The Youth Food Cinema day started with the screening of a new film detailing the perils of the ‘Western Diet,’ industrially produced ‘edible food-like substances’ and the alarming spike in rates of type-2 diabetes and obesity in children. Appropriately, the audience was a group of 10th- and 11th-grade students from Berlin’s John F. Kennedy School.
After the film, the group crossed the street to the Gropius Mirror Restaurant to eat a lunch prepared by acclaimed chef Alexander Dressel (of Friedrich Wilhelm restaurant in Potsdam). Not quite sure of protocol for tag-along journalists, I took a seat at a table three-quarters filled with tenth-grade girls. They shyly smiled and insisted I was welcome.
During a casual, open-floor discussion hosted by Culinary Cinema programme director Thomas Struck, the students were invited to talk about food. They were asked about lunches. The first hand that shot up was attached to a girl clearly used to being the first to speak, keen to impress: ‘I usually bring something I’ve made at home. Like bread, salad, lots of fruit. And vegetables.’
The next girl was more honest: ‘There is a Lidl next to our school. Most people who get lunch from outside school go there. And for snacks, too.’
Added a tall, man-ish boy from another table: ‘or a döner.’
The girl beside me spoke quickly, telling me how smoothies are not as good for you as you might think. She devoured her meal and dessert in a few minutes. The girl opposite me was abstaining for Lent, so she begrudgingly offered up her exquisite dessert to anybody still hungry. She said she usually just gives up eating sweets, but this year she was mixing it up: giving up sweets for a few weeks, then social media, and then television, ‘which is going to be the hardest,’ she says. ‘Because it’s just me and my mom at home, and we don’t really sit down to eat together, usually just in front of TV. So it’ll be weird.’
Another girl had yet to touch her dessert bowl; mine had been scraped clean. She was on a diet, she said. I happily took it off her hands. Driven by gluttony and selfishness, I withheld from divulging that as you get older you come to realise that free lunches actually are rare. Not to mention free lunches from Michelin-starred chefs.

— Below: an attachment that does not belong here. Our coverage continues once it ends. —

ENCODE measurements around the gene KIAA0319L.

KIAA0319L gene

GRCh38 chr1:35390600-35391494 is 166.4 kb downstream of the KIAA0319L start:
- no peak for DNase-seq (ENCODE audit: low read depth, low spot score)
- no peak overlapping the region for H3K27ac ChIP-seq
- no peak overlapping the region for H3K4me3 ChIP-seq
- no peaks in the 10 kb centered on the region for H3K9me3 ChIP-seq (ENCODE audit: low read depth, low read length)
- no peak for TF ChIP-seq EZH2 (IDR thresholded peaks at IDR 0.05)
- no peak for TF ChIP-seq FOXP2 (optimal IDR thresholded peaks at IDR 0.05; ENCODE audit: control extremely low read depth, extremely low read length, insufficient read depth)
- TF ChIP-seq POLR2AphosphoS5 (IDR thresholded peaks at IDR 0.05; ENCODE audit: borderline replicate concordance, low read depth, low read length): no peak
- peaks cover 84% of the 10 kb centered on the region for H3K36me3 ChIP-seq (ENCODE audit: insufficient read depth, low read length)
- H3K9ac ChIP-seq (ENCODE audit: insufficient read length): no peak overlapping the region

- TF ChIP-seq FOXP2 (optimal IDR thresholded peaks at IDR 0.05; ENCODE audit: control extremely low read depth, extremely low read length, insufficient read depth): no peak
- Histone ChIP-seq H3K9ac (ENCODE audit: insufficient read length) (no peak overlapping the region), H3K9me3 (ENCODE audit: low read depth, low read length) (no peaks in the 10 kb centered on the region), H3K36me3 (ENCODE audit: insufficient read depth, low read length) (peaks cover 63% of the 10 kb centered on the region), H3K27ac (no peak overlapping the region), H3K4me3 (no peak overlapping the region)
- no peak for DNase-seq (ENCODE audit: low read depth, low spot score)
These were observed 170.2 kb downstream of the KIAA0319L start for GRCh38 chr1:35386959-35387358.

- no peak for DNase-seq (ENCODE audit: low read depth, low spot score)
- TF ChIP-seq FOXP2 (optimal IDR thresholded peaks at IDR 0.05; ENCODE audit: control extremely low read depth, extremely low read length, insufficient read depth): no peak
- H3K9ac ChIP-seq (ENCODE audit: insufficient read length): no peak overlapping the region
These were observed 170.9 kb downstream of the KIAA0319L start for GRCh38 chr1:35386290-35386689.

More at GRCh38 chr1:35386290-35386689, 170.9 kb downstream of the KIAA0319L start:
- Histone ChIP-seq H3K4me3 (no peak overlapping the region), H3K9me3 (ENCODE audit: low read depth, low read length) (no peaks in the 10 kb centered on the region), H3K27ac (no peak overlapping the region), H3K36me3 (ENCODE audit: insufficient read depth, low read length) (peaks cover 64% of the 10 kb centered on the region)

A third girl – out of seven at the table – also didn’t acknowledge the presence of her dessert. In fact her main course was still almost entirely in tact, just one ravioli cut in half, with one half of that half still on the fork, some halfhearted bite marks on it. I asked why she wasn’t eating – Lent, or diet, perhaps? No. Because they had been given the day off school and would have the afternoon free in the city, she had already been looking forward to being able to get some fast food. A burger, she thought, probably a chicken burger and fries. She had been excited about it all day, and she didn’t want to ruin her appetite.
By the end of the week the Berlinale seemed to me like a beast far too big for anybody to get a feel for, or experience anything other than little slices of. The handful of glamorous, star-studded events seen on TV cannot even be called the stalk on the cherry on top. Even the thousand-or-so film screenings are just the cherry atop a cake that takes a lot of effort to bake. I got a glimpse of the hundreds of decisions and hours of work behind every choreographed aspect of the festival – from ensuring refrigeration for the street food stalls, to translating press conferences, to queuing at ticket booths from 6 a.m. to be near the front when they open at 10, to engineering Channing Tatum’s stop-start, round-the-block ride from the hotel to the red carpet. I never before contemplated how much is behind it all. But the most lasting impression I have come away with is a realisation that I must have reached an age where I can say, with complete conviction after my Youth Food Cinema lunch: I really don’t get kids these days.